Furness, Kendal, and North Lancashire, bounded on the north by the river Duddon, Dunmail Raise, Kirkstone Pass, and Borrow Beck, and on the south by the river Ribble, formed a complete fiscal area of five hundred teamlands for the levying of Danegeld.[10]

So during the lifetime of William de Lancastre, the link between Kendal and Lancashire was by this account an older link, which was only broken later as the honour of Lancaster came under more direct royal control, and Furness came under the control of the powerful Abbey of Furness. Documents show that disputes concerning control of Furness continued between the Barons of Kendal and the Abbey of Furness for several generations.

Despite common assertions to the contrary, Farrer and Curwen thought that William was probably not a true "Baron" of Kendal, in the sense of being a direct tenant of the monarch, because he appears to have had lords above him apart from the king. Farrer wrote in the Introduction to Records of Kendal:

After a careful review of the evidence which has been sketched above, the author is of opinion that no barony or reputed barony of Kentdale existed prior to the grants of 1189–90; and that neither William de Lancaster, son of Gilbert, nor William de Lancaster II, his son and successor, can be rightly described as "baron" of Kentdale.[5]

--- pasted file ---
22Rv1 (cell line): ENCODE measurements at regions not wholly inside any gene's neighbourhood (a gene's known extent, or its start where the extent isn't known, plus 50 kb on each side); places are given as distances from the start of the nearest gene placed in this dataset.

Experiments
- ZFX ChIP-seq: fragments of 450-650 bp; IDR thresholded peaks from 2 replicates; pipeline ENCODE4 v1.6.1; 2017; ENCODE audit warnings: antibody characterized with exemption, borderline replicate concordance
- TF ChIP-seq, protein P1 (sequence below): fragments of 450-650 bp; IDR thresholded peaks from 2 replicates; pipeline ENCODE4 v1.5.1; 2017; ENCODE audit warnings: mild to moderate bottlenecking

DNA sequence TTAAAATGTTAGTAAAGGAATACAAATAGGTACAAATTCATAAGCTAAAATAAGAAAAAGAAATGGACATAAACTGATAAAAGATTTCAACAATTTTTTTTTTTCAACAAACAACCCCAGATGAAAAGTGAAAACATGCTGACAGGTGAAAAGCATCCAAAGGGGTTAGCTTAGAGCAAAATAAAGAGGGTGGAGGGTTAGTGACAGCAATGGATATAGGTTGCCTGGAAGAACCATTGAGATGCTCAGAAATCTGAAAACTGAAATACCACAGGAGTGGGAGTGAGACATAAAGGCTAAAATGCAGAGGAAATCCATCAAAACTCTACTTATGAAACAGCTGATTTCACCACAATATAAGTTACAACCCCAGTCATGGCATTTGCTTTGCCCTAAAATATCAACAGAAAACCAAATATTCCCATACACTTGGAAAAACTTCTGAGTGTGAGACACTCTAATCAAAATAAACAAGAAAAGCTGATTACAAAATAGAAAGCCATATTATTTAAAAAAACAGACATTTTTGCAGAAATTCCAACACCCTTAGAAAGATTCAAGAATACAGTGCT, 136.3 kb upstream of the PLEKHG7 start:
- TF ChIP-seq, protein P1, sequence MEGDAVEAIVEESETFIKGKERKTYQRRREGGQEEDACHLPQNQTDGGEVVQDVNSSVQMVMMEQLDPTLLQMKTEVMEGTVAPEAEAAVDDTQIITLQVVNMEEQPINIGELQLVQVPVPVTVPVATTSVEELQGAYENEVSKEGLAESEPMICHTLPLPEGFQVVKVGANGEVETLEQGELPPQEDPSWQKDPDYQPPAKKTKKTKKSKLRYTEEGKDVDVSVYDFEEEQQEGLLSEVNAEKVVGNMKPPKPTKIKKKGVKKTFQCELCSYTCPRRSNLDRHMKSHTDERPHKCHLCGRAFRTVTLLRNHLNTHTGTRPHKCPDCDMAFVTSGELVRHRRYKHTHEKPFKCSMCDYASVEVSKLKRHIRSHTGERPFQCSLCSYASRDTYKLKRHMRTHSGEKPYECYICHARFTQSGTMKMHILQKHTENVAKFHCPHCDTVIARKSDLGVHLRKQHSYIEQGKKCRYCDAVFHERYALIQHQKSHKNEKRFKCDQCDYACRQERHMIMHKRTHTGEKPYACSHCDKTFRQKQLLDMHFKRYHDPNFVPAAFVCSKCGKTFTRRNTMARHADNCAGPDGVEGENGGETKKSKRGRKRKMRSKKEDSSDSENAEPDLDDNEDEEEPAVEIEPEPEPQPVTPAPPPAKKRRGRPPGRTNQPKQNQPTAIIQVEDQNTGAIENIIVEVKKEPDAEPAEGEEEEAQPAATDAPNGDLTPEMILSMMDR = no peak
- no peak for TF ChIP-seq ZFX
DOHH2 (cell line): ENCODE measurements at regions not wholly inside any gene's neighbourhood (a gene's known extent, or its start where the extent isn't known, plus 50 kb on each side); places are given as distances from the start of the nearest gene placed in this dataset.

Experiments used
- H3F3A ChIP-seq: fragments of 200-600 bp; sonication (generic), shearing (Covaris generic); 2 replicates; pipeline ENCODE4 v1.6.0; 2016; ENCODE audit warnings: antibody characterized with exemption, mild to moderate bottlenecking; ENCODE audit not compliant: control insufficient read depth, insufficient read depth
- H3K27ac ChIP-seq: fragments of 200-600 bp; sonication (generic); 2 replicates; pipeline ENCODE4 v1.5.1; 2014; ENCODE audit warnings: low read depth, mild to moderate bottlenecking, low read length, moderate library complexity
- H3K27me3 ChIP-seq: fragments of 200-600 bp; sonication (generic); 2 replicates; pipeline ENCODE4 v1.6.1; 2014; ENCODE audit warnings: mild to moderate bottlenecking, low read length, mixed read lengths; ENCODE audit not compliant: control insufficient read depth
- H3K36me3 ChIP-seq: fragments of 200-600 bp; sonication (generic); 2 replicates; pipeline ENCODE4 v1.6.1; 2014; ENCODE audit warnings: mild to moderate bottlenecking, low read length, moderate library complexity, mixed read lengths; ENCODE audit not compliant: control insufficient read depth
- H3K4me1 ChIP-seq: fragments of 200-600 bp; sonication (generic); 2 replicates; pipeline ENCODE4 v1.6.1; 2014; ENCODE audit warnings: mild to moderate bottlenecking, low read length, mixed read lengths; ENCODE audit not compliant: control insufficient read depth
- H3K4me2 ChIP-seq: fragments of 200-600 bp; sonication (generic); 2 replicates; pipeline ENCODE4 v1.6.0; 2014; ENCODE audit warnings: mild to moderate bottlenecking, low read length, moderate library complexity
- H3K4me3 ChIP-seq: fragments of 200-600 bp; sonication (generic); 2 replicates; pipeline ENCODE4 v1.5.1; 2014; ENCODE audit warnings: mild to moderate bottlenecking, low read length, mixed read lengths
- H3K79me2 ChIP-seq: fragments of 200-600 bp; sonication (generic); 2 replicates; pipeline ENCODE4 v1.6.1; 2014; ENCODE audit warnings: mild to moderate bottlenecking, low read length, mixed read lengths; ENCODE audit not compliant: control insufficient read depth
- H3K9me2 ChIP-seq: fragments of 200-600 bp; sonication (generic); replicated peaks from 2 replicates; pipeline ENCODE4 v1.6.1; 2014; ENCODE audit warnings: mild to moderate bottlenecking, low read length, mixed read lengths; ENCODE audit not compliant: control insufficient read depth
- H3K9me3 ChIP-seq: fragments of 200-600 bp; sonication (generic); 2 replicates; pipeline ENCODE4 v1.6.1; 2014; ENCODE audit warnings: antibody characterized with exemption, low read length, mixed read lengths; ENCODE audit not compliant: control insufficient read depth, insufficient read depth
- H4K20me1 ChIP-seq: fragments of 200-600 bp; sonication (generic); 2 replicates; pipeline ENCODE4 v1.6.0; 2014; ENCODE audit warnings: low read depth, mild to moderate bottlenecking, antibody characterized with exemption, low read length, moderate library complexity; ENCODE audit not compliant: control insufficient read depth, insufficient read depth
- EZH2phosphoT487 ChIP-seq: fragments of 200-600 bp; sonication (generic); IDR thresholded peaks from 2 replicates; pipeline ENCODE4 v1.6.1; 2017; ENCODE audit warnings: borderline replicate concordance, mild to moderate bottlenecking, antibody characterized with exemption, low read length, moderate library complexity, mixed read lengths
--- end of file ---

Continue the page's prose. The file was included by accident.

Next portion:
Instead, Farrer and Curwen believed that William I and II were actually tenants of the lord controlling northern Westmorland. Therefore, the eventual county of Westmorland was not originally a merger, but a takeover, which was then re-structured in the time of King Richard I of England. On 15 April 1190, Richard acquitted the then Baron of Kendal, Gilbert fitz Reinfrid, of his dues to northern Westmorland. It was only 13 years later, on 28 October 1203, that King John granted to Robert de Veteriponte in fee "Appleby and Brough with all their appendages with the bailiwick and the rent of the county with the services of all tenants (not holding of the king by military service) to hold by the service of four knights." The service to the crown for Kendal was by comparison the service of two knights.[11] There was a second William de Lancaster, son of the first, who was either the next baron, or according to Farrer the first definite Baron of Kendal. And after him came the above-mentioned Gilbert son of Roger fitz Reinfrid, the husband of Helewise, who was the daughter and heiress of William de Lancastre II. Gilbert was one of the barons whose seal is found on the Magna Carta, and he participated in the so-called First Baron's War.